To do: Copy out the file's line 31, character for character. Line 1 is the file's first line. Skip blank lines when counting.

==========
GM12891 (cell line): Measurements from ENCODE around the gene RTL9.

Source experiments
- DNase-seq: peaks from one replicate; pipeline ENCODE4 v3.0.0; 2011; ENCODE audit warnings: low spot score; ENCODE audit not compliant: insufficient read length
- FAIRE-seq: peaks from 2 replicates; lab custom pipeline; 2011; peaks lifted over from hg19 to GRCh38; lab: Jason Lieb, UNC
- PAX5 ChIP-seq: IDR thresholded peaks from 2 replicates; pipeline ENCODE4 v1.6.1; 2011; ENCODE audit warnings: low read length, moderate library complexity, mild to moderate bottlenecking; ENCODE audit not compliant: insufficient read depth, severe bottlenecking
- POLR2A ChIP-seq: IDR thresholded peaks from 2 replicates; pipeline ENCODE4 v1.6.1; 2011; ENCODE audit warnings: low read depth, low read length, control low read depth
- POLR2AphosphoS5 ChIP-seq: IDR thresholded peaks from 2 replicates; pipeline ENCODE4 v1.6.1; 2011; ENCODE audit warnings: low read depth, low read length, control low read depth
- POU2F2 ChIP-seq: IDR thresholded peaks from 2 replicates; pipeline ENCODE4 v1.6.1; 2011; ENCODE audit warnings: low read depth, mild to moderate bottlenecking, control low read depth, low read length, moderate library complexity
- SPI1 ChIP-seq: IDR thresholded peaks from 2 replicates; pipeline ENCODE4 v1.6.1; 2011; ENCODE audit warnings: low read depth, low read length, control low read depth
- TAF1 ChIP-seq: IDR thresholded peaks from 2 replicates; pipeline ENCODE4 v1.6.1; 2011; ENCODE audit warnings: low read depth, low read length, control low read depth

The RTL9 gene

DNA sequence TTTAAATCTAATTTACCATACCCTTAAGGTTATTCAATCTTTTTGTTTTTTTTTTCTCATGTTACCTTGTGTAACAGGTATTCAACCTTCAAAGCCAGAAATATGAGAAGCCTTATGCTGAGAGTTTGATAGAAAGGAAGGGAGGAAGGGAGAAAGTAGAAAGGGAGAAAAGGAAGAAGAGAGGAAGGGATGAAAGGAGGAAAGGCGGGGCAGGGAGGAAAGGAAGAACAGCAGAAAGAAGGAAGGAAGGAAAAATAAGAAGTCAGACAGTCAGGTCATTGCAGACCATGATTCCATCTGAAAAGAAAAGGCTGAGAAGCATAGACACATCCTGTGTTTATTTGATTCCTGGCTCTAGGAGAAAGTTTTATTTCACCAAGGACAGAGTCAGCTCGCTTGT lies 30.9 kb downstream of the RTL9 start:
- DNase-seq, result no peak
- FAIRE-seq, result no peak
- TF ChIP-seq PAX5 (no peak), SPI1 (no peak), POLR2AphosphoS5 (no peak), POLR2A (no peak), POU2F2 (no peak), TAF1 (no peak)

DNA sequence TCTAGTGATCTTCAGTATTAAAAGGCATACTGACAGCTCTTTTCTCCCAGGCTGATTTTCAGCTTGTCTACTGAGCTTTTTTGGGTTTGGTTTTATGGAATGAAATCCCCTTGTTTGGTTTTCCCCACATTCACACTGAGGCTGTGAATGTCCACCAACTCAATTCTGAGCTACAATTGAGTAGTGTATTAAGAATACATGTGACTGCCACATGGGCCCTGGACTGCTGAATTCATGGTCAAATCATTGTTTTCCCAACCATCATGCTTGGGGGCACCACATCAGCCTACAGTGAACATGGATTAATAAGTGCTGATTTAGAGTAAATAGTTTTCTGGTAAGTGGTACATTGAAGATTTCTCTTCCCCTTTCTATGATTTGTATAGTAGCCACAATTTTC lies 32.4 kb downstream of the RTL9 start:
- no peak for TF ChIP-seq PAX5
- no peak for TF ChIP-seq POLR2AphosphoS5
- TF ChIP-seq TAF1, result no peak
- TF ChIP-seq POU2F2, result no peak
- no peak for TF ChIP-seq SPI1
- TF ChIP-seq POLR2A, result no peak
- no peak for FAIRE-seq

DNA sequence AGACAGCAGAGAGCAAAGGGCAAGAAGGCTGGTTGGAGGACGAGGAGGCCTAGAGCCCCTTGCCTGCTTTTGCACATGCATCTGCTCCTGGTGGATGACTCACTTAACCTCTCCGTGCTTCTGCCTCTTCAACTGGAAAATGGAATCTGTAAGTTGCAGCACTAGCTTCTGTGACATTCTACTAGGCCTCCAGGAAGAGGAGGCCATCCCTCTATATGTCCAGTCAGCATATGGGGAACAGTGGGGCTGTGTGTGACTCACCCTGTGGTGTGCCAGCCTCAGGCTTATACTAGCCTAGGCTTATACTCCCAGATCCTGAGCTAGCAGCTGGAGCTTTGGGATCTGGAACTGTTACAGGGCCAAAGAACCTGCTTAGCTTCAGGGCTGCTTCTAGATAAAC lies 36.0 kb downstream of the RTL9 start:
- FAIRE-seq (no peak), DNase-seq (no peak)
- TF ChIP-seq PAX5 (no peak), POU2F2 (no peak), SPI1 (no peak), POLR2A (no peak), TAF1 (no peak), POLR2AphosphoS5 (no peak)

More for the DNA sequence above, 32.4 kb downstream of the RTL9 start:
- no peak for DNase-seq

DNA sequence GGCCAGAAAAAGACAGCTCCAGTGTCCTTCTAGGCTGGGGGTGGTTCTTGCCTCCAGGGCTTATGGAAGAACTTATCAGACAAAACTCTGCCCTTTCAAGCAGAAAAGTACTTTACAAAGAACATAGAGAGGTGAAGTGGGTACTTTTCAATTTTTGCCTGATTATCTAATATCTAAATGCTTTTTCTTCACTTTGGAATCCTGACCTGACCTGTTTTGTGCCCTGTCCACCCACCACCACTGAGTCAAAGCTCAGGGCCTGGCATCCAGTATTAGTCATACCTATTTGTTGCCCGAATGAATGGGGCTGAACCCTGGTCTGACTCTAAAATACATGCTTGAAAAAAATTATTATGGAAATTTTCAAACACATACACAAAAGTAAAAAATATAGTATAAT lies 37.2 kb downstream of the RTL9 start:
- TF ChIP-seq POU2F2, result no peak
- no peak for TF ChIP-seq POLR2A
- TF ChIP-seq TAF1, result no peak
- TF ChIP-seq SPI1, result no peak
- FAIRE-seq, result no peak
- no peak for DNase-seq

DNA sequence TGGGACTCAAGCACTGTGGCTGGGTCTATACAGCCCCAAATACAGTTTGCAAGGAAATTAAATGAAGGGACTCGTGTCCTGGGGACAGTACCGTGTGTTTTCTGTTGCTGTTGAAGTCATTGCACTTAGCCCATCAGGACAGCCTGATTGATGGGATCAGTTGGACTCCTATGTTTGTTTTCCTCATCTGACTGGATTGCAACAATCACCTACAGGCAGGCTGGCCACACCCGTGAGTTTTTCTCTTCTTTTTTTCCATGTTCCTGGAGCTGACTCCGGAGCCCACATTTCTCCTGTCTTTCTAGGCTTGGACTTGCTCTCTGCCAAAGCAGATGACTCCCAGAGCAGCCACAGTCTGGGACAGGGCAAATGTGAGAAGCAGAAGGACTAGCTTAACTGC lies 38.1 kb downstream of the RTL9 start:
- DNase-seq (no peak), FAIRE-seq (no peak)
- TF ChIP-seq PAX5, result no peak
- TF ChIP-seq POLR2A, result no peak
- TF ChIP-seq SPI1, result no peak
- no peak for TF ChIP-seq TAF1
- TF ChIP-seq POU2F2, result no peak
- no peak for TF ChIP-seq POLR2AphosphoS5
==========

- no peak for TF ChIP-seq POLR2A